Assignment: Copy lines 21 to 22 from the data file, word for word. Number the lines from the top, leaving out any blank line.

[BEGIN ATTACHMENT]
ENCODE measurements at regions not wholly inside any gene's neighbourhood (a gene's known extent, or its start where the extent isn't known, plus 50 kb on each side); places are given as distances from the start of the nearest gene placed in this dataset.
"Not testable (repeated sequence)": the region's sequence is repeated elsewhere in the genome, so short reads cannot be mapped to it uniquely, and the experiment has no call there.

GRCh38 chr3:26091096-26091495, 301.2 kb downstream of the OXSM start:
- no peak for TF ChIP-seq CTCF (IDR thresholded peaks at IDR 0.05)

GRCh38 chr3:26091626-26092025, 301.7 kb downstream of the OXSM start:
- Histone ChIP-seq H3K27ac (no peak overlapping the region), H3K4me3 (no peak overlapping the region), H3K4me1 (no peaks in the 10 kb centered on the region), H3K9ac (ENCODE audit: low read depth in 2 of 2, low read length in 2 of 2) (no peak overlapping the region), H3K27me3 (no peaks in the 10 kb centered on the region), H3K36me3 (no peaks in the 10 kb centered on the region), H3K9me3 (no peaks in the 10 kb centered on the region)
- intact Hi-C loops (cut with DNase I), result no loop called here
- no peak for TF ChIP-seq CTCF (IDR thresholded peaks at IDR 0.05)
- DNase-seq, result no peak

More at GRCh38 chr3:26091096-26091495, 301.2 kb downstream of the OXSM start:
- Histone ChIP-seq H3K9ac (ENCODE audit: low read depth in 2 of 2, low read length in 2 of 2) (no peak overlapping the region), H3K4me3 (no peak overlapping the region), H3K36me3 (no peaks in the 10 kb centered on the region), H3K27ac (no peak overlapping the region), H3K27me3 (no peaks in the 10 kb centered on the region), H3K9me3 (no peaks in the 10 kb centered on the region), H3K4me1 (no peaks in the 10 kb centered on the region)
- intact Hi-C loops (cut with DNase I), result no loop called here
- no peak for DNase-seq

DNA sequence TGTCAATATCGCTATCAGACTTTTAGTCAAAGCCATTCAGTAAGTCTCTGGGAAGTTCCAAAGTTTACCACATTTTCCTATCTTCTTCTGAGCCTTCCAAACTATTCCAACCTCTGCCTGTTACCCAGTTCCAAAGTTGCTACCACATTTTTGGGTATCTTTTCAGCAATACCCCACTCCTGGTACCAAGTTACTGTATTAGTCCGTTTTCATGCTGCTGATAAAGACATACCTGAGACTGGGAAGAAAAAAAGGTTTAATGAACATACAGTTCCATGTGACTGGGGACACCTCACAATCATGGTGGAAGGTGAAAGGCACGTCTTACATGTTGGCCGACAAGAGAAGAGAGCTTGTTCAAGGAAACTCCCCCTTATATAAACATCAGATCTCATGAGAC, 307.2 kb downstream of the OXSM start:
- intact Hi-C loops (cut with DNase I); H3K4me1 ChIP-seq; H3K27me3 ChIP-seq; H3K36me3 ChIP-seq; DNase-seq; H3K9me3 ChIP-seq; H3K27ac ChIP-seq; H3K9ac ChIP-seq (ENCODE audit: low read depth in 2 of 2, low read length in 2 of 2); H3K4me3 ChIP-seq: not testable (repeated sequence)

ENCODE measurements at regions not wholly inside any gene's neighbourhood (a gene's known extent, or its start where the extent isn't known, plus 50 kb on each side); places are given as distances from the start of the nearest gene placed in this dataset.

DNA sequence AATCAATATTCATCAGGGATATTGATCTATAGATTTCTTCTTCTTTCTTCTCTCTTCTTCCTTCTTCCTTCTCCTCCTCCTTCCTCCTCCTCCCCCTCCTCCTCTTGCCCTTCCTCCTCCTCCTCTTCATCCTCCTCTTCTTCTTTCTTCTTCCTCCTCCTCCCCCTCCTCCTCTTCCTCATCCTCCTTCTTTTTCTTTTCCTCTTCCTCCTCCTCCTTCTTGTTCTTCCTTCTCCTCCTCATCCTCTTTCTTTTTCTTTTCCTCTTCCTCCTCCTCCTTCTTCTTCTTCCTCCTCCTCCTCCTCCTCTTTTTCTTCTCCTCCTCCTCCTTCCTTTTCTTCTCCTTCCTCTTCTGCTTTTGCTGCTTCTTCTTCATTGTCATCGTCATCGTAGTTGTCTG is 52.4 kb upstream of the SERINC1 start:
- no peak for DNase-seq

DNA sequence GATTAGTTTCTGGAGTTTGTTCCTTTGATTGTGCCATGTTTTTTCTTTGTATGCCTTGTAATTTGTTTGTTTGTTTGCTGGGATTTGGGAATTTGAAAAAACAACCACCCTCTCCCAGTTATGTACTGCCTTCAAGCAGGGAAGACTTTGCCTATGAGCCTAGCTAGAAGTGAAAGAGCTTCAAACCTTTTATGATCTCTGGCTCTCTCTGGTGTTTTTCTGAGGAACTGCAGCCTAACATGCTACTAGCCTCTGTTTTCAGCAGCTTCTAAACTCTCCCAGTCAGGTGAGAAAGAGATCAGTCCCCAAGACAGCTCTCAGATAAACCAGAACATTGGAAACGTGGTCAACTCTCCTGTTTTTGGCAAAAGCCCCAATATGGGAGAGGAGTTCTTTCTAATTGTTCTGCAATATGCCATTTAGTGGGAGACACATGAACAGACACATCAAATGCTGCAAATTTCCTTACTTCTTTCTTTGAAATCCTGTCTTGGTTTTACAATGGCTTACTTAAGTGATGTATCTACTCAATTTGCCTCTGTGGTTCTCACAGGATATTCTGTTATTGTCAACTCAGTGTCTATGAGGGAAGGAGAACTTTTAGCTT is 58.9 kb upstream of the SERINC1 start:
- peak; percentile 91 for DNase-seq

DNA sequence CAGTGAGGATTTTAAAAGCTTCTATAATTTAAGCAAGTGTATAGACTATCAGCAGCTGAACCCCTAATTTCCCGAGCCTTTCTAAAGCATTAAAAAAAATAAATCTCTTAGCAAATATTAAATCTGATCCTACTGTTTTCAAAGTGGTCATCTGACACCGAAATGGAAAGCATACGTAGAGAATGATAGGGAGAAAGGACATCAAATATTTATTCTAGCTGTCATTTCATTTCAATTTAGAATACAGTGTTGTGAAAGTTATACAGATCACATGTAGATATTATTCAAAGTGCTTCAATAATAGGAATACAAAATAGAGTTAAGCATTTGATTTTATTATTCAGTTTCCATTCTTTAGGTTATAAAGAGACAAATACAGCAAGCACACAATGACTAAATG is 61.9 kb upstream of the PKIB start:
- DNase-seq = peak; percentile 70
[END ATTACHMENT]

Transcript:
DNA sequence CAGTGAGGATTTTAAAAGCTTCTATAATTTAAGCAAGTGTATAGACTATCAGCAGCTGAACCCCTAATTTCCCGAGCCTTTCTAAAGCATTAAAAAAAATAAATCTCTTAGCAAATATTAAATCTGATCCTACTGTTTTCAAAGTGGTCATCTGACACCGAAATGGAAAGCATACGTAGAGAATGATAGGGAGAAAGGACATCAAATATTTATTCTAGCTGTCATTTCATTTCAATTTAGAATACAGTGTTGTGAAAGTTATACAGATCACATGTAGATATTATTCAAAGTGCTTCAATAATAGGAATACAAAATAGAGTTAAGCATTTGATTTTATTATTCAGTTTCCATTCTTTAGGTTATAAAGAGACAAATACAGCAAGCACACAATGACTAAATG is 61.9 kb upstream of the PKIB start:
- DNase-seq = peak; percentile 70